Residence in a cross-border family situation

When you break up, it is important that you reach an agreement regarding which of you the child shall live with

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If you have joint custody and agree on the child’s residence, you can make an agreement between yourselves as to which of you the child shall have residence with. You need not involve the Agency of Family Law in such agreements.

When you have joint custody, it is the resident parent who decides where in the country the child shall live. However, if the child is to move abroad or to Greenland or the Faeroe Islands, you shall be in agreement on such.

If one of you has sole custody of the child, it is that parent who decides where the child shall live, in purely geographical terms. This applies both in Denmark and abroad.

Even if it is you, as the parents, who decide where the child shall live, it is a good idea to have a talk with your child. It is important for children to feel like their parents listen to them.

If the parents cannot come to an agreement on where the child shall have their official address, the Agency of Family Law can help the parents make an agreement. If the parents, after having received help and counselling, still cannot come to an agreement, the Family Court can ultimately make the decision on where the child shall live.

You have an obligation to tell the other parent about a possible move. You shall do this no later than 6 weeks before you move, and you shall be able to prove that you did so.

This obligation to notify applies no matter what; whether you live together with your children, or whether you do not live together with your children. It also applies even if you have neither shared nor sole custody of your child.

If the one of you who is to move does not tell the other parent about the move in time, it may have an impact on a possible later case, where e.g. the court shall take a position on which of you the child shall live with.

If you have joint custody but cannot come to an agreement as to which of you the child shall have residence with, you shall contact the Agency of Family Law. The Agency of Family Law can help you with parental cooperation and to reach agreements that work well for your child.

If you want help from the Agency of Family Law, you shall complete and submit the form ‘Application for change of residence’. You can use the form to describe what you need help with.

When the Agency of Family Law receives your request, we will assess how we can best help you. That may be, for example, counselling by a child expert, conflict mediation, or courses on cooperation.The Agency of Family Law will try to help you reach agreement on a solution. It’s always best for your child if you find a solution with which you can cooperate.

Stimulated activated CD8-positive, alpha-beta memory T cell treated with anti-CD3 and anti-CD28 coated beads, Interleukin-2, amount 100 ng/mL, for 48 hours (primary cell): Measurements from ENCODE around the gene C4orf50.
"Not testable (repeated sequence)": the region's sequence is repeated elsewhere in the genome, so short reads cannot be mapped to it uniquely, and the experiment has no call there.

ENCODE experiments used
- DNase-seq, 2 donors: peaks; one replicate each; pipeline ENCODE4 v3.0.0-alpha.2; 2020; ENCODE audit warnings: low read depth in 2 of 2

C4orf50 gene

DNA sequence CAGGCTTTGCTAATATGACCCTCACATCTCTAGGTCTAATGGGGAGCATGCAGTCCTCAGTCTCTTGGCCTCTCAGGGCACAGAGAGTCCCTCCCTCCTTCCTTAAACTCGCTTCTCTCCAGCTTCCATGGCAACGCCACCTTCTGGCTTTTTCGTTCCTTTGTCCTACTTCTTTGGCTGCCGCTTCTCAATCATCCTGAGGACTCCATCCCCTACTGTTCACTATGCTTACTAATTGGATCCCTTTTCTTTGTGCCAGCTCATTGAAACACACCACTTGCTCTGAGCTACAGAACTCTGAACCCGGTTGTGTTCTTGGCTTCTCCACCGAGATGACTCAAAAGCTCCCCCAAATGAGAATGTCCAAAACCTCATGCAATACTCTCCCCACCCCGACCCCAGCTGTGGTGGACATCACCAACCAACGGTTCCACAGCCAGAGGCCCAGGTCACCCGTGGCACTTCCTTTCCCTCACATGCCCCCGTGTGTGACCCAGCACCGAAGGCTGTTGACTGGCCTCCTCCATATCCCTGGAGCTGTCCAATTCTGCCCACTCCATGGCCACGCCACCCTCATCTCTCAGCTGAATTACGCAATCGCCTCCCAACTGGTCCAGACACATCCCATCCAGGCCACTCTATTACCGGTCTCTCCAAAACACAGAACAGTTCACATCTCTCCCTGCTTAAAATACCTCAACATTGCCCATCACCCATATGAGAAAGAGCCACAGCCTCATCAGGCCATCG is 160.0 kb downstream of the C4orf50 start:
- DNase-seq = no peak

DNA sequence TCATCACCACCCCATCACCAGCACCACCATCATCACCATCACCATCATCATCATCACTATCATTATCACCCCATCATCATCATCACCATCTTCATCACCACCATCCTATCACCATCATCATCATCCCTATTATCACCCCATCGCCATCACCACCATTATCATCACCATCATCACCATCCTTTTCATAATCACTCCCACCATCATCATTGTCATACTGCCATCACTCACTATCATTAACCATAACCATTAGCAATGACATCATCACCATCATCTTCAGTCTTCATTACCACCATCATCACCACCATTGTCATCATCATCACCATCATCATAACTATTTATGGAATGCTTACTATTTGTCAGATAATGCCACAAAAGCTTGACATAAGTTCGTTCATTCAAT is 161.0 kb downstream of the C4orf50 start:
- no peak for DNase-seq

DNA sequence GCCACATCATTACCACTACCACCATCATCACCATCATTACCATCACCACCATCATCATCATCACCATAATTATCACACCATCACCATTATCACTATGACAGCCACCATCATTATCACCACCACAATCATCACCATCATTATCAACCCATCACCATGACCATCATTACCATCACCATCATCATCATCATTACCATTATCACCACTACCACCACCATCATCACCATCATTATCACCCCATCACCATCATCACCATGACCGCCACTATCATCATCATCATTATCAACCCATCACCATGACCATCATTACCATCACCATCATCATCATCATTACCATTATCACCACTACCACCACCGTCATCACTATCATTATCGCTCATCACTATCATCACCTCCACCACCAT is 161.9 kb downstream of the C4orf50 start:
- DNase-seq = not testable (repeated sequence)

If the parents, after having received help and counselling, still cannot come to an agreement, the Family Court can ultimately make the decision on where the child shall live.

When you have joint custody, you shall be in agreement if your child and the one of you with whom the child lives and has their registered address are going to move abroad. Thus, the parent with whom the child lives does not have more of a say than the other parent.

When one parent has sole custody of the child, that parent alone decides where the child shall live, in purely geographical terms. This applies both in Denmark and abroad.

When moving abroad, it is important to remember that your child has a right to both of their parents, and you are responsible for your child having a good relationship and regular contact with both of you.

If you have joint custody and agree on the child’s residence, you can make an agreement between yourselves as to which of you the child shall have residence with.

You need not involve the Agency of Family Law in such agreements.

If you disagree about changing the child’s residence, you can get help from the Agency of Family Law. You can apply here for a change of the child’s residence.

The Agency of Family Law only handles cases on changing a child’s residence when the parents are not in agreement. If you as parents agree to change the child’s residence, you shall not use this application, but instead notify the change of address to the population register.

When the Agency of Family Law makes a decision on visitation, the child’s residence, or custody, the decision states how you can appeal against it.

You shall send an appeal to the Agency of Family Law no later than four weeks after you have received the decision. Once the Agency of Family Law has received your appeal, we pass it on to the Family Court.

The Agency of Family Law may also decide to reopen the case if:

  • The appeal contains an application on which the Agency of Family Law has not taken a position
  • The appeal contains significant new information
  • The case contains significant information on which the Agency of Family Law has not taken a position
  • There have been procedural errors, which potentially have a bearing on the decision.

You cannot appeal against:

The Agency of Family Law’s registration or noting of an agreement cannot be brought before the Family Court, but the Agency of Family Law can instead reopen the case.

The Agency of Family Law’s decisions on access to documents by virtue of the Public Administration Act or the Danish Open Administration Act cannot be brought before the Family Court. However, the Agency of Family Law shall resume processing the request for access to documents.

Last updated: 12 December 2020